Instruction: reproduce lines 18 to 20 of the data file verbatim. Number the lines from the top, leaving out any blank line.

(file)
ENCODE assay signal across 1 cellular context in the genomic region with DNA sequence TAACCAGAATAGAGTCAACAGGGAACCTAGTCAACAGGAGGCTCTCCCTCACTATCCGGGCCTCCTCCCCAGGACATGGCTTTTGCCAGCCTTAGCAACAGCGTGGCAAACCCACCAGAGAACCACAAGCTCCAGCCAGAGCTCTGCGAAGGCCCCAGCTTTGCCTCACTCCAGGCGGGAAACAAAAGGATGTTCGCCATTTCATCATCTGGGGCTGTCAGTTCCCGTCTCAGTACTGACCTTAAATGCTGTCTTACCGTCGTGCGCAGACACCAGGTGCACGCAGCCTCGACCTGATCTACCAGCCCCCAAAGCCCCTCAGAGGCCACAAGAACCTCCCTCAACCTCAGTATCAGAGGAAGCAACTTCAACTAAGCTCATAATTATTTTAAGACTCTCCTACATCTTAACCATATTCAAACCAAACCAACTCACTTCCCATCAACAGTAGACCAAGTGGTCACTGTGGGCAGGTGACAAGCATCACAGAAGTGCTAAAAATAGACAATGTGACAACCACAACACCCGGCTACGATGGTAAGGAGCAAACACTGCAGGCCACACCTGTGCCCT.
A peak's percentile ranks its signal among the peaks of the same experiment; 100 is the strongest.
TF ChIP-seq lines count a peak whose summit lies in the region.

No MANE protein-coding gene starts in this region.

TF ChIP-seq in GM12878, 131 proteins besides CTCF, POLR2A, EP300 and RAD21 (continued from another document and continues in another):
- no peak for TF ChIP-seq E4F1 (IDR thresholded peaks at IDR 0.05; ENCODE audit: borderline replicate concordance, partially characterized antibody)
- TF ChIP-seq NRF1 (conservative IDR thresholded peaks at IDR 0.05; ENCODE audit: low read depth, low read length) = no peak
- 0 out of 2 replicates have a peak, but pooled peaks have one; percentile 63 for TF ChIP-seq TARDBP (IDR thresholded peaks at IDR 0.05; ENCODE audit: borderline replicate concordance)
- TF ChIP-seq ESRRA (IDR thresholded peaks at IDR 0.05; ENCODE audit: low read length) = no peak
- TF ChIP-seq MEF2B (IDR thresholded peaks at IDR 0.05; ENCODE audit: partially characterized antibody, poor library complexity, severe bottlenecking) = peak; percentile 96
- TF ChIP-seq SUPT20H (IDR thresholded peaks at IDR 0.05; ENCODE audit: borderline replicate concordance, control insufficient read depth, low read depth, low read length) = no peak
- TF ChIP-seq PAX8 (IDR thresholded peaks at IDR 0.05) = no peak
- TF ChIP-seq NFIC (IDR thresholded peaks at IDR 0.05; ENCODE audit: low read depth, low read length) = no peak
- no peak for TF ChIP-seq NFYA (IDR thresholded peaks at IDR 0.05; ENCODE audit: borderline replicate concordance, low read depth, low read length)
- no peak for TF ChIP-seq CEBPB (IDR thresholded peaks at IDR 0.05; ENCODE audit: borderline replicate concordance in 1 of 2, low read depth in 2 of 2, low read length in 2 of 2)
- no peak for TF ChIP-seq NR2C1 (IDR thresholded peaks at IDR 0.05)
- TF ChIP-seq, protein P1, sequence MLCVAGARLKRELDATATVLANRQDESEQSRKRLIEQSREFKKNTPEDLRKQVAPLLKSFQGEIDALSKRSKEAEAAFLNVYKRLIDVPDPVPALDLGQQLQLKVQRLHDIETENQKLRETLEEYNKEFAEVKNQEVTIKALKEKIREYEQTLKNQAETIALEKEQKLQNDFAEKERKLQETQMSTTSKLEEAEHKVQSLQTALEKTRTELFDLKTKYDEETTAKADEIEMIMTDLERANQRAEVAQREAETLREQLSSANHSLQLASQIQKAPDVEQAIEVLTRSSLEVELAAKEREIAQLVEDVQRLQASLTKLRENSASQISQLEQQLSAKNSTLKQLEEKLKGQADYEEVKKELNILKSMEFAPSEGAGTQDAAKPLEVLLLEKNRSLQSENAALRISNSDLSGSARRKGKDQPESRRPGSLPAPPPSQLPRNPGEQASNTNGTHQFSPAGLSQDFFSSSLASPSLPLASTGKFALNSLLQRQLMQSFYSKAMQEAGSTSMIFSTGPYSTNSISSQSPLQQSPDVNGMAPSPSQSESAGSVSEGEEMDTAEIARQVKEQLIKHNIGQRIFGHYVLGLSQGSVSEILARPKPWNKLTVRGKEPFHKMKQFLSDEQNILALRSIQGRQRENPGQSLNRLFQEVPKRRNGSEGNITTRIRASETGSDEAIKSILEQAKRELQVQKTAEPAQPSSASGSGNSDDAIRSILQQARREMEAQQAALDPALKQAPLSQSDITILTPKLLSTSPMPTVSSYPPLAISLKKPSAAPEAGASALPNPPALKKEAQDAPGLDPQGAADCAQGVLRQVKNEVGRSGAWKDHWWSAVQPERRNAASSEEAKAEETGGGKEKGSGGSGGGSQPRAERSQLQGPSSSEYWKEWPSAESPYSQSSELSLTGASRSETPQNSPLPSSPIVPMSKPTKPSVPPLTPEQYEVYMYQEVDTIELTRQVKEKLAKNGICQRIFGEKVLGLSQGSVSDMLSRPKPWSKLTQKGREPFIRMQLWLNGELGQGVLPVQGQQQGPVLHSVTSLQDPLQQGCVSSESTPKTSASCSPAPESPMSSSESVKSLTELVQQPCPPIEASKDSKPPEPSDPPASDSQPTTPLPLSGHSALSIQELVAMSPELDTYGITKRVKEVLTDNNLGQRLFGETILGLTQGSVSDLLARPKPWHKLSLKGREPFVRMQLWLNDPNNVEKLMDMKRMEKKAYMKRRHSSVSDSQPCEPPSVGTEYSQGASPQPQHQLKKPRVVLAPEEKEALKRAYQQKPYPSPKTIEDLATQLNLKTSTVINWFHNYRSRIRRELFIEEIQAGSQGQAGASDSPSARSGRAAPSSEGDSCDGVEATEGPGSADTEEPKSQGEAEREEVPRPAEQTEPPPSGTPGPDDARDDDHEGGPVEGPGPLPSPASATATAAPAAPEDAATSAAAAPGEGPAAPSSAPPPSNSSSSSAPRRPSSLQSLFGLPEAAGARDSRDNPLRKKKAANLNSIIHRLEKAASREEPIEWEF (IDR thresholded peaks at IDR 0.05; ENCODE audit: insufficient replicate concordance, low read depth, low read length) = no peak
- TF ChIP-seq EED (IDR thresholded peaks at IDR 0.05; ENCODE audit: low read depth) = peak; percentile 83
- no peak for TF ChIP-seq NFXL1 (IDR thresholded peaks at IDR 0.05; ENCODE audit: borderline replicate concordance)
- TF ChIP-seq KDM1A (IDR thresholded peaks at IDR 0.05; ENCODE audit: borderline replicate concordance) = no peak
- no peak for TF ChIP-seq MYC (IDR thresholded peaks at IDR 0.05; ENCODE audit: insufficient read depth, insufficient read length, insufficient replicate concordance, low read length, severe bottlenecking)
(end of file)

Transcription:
- TF ChIP-seq EED (IDR thresholded peaks at IDR 0.05; ENCODE audit: low read depth) = peak; percentile 83
- no peak for TF ChIP-seq NFXL1 (IDR thresholded peaks at IDR 0.05; ENCODE audit: borderline replicate concordance)
- TF ChIP-seq KDM1A (IDR thresholded peaks at IDR 0.05; ENCODE audit: borderline replicate concordance) = no peak